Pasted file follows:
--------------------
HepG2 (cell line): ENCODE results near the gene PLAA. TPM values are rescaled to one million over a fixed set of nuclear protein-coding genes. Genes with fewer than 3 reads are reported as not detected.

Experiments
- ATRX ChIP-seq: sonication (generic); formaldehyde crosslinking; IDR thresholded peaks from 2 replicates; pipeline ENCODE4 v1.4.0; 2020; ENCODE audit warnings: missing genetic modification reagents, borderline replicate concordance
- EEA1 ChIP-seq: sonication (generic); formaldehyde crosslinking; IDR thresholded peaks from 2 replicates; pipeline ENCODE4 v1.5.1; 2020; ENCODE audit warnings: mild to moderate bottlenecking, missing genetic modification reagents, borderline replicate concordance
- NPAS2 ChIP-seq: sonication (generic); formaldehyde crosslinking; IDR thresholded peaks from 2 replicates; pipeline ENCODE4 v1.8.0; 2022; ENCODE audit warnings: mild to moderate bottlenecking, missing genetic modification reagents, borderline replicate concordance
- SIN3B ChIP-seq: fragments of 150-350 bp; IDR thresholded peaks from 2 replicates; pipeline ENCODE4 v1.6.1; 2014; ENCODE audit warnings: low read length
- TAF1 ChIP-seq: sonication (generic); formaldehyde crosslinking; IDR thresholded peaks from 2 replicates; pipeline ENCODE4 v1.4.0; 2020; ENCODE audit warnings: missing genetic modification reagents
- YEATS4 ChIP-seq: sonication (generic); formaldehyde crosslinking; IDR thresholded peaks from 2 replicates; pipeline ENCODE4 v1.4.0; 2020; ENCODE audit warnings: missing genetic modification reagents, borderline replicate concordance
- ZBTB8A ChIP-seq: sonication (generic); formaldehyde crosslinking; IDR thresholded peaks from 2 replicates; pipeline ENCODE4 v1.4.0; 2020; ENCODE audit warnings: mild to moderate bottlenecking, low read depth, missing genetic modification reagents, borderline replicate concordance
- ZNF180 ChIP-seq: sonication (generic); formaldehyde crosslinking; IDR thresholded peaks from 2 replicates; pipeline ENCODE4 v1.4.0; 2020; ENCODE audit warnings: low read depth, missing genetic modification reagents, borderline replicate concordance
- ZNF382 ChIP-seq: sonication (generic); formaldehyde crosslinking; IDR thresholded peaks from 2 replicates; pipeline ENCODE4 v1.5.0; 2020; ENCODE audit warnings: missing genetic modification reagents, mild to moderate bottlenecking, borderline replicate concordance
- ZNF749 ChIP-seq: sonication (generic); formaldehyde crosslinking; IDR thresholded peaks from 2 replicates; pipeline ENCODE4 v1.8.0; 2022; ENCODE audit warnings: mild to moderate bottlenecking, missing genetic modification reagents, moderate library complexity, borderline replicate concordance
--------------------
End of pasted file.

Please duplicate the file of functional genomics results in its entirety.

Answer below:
HepG2 (cell line): ENCODE results near the gene PLAA. TPM values are rescaled to one million over a fixed set of nuclear protein-coding genes. Genes with fewer than 3 reads are reported as not detected.

Experiments
- ATRX ChIP-seq: sonication (generic); formaldehyde crosslinking; IDR thresholded peaks from 2 replicates; pipeline ENCODE4 v1.4.0; 2020; ENCODE audit warnings: missing genetic modification reagents, borderline replicate concordance
- EEA1 ChIP-seq: sonication (generic); formaldehyde crosslinking; IDR thresholded peaks from 2 replicates; pipeline ENCODE4 v1.5.1; 2020; ENCODE audit warnings: mild to moderate bottlenecking, missing genetic modification reagents, borderline replicate concordance
- NPAS2 ChIP-seq: sonication (generic); formaldehyde crosslinking; IDR thresholded peaks from 2 replicates; pipeline ENCODE4 v1.8.0; 2022; ENCODE audit warnings: mild to moderate bottlenecking, missing genetic modification reagents, borderline replicate concordance
- SIN3B ChIP-seq: fragments of 150-350 bp; IDR thresholded peaks from 2 replicates; pipeline ENCODE4 v1.6.1; 2014; ENCODE audit warnings: low read length
- TAF1 ChIP-seq: sonication (generic); formaldehyde crosslinking; IDR thresholded peaks from 2 replicates; pipeline ENCODE4 v1.4.0; 2020; ENCODE audit warnings: missing genetic modification reagents
- YEATS4 ChIP-seq: sonication (generic); formaldehyde crosslinking; IDR thresholded peaks from 2 replicates; pipeline ENCODE4 v1.4.0; 2020; ENCODE audit warnings: missing genetic modification reagents, borderline replicate concordance
- ZBTB8A ChIP-seq: sonication (generic); formaldehyde crosslinking; IDR thresholded peaks from 2 replicates; pipeline ENCODE4 v1.4.0; 2020; ENCODE audit warnings: mild to moderate bottlenecking, low read depth, missing genetic modification reagents, borderline replicate concordance
- ZNF180 ChIP-seq: sonication (generic); formaldehyde crosslinking; IDR thresholded peaks from 2 replicates; pipeline ENCODE4 v1.4.0; 2020; ENCODE audit warnings: low read depth, missing genetic modification reagents, borderline replicate concordance
- ZNF382 ChIP-seq: sonication (generic); formaldehyde crosslinking; IDR thresholded peaks from 2 replicates; pipeline ENCODE4 v1.5.0; 2020; ENCODE audit warnings: missing genetic modification reagents, mild to moderate bottlenecking, borderline replicate concordance
- ZNF749 ChIP-seq: sonication (generic); formaldehyde crosslinking; IDR thresholded peaks from 2 replicates; pipeline ENCODE4 v1.8.0; 2022; ENCODE audit warnings: mild to moderate bottlenecking, missing genetic modification reagents, moderate library complexity, borderline replicate concordance